CHICAGO, IL - JUNE 01: Manager Robin Ventura #23 (L) and general manager Kenny Williams of the Chicago White Sox talk before a game against the Seattle Mariners on June 1, 2012 at U.S. Cellular Field in Chicago, Illinois. (Photo by David Banks/Getty Images)
The Houston Astros made another trade today, shipping reliever Brett Myers to the Chicago White Sox in exchange for a pair of pitching prospects, left-hander Blair Walters and right-hander Matt Heidenreich. The Astros will also receive a player to be named. Here is a look at the two prospects we know about.
Matt Heidenreich, RHP: Heidenreich is a 6-5, 185 pound right-hander, born January 17, 1991. A fourth round pick in 2009 from high school in Lake Elsinore, California, he was considered your basic raw arm when drafted, with a fastball in the low-90s but needing help and time to refine his below-average breaking stuff and inconsistent mechanics.He has made progress in both areas.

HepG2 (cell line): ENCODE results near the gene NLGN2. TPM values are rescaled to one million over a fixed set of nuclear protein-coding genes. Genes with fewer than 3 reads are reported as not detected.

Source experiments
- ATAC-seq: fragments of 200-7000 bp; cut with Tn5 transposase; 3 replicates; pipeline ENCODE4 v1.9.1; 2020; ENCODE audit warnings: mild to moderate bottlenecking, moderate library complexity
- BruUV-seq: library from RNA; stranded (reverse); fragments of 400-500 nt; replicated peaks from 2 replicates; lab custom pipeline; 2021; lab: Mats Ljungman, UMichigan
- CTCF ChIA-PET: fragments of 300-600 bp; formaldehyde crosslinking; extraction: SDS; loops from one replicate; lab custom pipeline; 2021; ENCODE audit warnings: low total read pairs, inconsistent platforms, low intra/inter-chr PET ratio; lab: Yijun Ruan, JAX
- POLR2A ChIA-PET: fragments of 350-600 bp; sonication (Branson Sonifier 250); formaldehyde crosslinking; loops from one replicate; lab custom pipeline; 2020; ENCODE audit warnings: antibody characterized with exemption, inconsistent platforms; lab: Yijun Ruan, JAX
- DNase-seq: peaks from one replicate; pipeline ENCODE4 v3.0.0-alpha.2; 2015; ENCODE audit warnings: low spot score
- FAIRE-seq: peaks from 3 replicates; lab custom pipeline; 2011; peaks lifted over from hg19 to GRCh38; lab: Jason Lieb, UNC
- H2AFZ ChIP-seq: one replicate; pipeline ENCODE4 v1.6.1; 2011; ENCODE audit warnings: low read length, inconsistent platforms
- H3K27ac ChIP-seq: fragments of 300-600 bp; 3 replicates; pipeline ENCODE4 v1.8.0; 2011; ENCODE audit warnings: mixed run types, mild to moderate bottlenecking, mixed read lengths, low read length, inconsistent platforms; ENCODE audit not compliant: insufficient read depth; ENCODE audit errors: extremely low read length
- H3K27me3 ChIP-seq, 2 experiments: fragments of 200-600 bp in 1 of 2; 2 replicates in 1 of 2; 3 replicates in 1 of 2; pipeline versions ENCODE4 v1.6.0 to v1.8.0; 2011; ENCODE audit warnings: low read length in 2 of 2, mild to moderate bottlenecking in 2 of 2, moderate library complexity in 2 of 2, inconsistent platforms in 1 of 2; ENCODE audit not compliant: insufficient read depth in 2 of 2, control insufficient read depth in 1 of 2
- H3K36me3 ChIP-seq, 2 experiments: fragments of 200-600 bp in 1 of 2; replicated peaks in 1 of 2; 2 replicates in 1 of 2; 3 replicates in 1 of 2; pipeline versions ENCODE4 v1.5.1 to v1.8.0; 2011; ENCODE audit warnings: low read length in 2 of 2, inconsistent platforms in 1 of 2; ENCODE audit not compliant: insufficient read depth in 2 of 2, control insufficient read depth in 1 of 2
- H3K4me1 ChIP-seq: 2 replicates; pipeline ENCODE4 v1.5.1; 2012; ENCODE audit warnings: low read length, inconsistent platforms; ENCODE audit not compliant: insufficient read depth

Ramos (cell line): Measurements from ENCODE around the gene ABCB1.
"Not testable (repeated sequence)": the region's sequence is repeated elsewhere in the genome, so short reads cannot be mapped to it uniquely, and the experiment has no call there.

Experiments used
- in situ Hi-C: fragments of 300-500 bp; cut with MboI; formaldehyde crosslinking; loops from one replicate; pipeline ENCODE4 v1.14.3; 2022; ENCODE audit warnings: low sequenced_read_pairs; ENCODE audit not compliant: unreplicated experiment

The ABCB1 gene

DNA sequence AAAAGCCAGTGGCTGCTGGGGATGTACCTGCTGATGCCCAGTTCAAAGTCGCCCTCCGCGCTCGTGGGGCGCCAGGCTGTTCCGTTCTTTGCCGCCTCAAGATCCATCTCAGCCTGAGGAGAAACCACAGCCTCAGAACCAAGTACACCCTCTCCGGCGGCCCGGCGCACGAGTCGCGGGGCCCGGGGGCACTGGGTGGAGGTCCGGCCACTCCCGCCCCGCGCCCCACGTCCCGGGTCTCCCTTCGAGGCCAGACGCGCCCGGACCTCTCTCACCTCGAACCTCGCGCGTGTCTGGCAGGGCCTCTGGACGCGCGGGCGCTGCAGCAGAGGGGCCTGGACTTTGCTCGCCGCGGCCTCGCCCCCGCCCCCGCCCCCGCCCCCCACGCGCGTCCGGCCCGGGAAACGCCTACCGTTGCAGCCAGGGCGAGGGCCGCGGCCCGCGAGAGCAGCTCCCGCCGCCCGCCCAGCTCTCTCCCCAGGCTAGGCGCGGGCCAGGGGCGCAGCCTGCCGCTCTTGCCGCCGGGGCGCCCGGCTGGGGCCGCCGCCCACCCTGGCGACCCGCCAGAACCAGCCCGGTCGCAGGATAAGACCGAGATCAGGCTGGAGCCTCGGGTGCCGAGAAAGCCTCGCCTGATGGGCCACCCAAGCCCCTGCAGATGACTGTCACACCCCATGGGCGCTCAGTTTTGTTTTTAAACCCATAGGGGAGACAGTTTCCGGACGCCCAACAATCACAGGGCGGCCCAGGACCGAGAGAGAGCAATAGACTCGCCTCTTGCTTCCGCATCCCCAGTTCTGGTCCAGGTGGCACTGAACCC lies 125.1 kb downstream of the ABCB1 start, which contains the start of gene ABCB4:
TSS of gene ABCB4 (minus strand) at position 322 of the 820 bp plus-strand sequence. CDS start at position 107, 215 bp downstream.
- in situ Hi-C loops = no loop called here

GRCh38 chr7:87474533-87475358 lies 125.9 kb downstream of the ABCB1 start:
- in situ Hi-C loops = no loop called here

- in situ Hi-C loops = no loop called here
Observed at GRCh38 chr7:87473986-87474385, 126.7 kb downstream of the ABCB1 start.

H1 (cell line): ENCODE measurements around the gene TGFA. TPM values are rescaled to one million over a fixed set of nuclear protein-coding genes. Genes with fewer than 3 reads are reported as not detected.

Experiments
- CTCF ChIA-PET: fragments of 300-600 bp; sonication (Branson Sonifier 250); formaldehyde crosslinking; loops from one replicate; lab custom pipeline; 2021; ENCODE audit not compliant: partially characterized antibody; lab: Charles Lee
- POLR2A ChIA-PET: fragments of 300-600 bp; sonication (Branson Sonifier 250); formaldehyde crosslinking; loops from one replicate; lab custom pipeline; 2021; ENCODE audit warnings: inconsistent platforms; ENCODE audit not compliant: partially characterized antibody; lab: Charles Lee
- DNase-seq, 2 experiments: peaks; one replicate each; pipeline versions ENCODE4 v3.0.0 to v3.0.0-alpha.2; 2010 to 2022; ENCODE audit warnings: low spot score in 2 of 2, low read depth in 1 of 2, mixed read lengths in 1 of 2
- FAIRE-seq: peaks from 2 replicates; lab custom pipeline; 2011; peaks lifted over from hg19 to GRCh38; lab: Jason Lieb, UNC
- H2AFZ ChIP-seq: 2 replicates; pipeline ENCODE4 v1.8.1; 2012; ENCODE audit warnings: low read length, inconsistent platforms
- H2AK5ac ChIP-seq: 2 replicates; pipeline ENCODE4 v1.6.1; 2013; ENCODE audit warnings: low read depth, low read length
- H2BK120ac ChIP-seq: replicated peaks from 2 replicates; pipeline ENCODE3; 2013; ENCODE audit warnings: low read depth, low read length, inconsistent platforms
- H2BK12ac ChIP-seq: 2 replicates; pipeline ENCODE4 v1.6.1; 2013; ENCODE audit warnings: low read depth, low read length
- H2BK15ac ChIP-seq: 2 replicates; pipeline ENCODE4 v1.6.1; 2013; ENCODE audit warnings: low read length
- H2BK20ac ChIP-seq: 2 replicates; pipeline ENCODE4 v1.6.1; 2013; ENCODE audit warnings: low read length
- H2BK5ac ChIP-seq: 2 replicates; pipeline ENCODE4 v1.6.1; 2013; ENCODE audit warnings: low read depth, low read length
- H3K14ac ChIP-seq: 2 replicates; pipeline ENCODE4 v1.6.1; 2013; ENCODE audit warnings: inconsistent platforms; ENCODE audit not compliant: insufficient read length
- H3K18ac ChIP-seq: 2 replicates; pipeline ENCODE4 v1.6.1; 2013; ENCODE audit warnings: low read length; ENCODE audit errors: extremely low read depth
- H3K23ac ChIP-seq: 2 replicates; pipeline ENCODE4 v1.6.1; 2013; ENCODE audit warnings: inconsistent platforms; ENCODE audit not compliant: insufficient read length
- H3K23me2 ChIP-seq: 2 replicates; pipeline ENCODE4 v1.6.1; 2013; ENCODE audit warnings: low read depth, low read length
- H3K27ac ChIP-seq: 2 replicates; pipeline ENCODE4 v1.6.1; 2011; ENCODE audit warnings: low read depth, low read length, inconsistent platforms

He began 2012 with High-A Winston-Salem, going 8-2, 3.57 with a 62/13 K/BB in 93 innings, which earned him a promotion to Double-A. With Birmingham, he is 1-2, 5.89 in 18 innings with a 9/5 K/BB and 27 hits allowed. He has developed a slider and changeup to go with his fastball, giving him a chance as a fourth starter or perhaps a reliever.
Blair Walters, LHP: Walters is a 6-0, 200 pound lefty, born November 8, 1989. Drafted in the 11th round from the University of Hawaii in 2011, he was a reliever in college due to mediocre secondary pitches, but the White Sox were developing him as a starter. He posted a 2.88 ERA with a 69/18 K/BB in 72 innings for Low-A Kannapolis this spring, followed by a 7.01 ERA with a 24/4 K/BB in 26 innings for High-A Winston-Salem, with 38 hits and 20 runs allowed.
Walters has an 89-92 MPH fastball that moves well. He uses a breaking ball with slider/cutter action, and is working to develop his changeup, which is currently inconsistent. He throws strikes and has a good feel for pitching, but still needs to show his secondary pitches will off-set his fastball successfully at higher levels. He could be a back-end-rotation starter or a reliever.
Neither of these guys are spectacular prospects, but both of them could be useful and add more pitching depth to the Houston system. The first place White Sox, meanwhile, add a veteran bullpen arm for the stretch run without giving up one of their best prospects. This seems like a reasonable deal for both teams to me.